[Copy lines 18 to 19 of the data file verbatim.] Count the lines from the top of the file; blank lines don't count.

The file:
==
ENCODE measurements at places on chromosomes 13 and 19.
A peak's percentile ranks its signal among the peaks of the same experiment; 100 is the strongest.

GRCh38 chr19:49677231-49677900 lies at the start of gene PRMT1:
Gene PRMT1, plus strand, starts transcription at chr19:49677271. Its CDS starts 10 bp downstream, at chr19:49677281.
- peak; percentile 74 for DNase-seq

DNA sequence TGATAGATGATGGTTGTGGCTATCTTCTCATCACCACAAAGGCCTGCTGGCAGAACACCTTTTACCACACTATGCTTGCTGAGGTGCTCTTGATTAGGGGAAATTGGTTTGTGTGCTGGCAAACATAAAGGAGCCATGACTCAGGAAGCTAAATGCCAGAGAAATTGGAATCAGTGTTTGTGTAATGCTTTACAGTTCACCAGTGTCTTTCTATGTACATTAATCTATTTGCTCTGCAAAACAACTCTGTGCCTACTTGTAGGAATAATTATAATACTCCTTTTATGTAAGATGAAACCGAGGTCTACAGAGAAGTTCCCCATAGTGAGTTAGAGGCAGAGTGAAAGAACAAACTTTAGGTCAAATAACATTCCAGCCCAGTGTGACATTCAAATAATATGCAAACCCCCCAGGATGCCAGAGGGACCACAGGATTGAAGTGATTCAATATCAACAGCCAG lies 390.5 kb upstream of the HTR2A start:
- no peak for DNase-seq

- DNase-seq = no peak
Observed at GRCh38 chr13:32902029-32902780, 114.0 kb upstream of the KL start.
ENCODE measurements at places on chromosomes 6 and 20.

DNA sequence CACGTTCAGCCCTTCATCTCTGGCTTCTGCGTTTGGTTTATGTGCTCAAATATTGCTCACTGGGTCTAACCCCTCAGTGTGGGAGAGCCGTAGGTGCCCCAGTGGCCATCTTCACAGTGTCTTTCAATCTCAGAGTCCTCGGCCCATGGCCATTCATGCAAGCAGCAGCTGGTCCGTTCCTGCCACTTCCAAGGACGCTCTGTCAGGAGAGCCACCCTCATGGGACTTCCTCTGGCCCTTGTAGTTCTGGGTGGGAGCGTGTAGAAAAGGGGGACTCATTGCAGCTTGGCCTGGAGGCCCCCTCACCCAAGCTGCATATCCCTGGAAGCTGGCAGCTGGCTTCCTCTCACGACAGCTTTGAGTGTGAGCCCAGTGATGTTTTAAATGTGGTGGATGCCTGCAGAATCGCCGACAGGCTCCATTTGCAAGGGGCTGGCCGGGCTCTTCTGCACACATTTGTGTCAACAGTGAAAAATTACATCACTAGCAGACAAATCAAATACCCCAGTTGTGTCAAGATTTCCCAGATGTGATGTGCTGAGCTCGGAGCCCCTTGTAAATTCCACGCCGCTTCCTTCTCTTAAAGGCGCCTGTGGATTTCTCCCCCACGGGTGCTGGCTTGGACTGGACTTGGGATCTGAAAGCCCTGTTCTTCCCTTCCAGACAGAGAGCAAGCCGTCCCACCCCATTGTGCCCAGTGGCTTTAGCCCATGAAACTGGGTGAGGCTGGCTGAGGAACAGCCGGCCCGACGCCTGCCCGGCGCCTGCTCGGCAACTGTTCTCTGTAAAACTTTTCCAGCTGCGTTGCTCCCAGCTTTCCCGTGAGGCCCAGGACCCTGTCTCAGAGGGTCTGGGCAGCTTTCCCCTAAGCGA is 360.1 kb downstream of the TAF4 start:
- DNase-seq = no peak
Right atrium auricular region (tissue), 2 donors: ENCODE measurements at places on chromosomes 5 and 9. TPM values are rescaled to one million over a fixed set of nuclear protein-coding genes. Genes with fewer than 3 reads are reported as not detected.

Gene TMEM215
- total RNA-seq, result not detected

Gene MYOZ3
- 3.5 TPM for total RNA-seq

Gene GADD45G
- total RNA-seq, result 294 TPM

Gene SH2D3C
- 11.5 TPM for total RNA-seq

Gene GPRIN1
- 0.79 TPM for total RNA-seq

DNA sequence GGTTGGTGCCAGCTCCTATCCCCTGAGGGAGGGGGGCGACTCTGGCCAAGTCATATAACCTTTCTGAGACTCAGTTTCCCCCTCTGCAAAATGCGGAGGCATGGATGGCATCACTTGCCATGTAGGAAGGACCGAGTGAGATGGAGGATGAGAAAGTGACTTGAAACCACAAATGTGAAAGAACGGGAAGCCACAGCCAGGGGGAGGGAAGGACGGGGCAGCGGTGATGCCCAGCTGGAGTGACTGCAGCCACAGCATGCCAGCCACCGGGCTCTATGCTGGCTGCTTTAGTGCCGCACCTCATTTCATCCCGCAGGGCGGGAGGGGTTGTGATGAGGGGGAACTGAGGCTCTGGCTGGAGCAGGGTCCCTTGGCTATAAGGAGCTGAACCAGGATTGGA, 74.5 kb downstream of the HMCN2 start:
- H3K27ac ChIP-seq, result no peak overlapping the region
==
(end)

Gene GADD45G
- total RNA-seq, result 294 TPM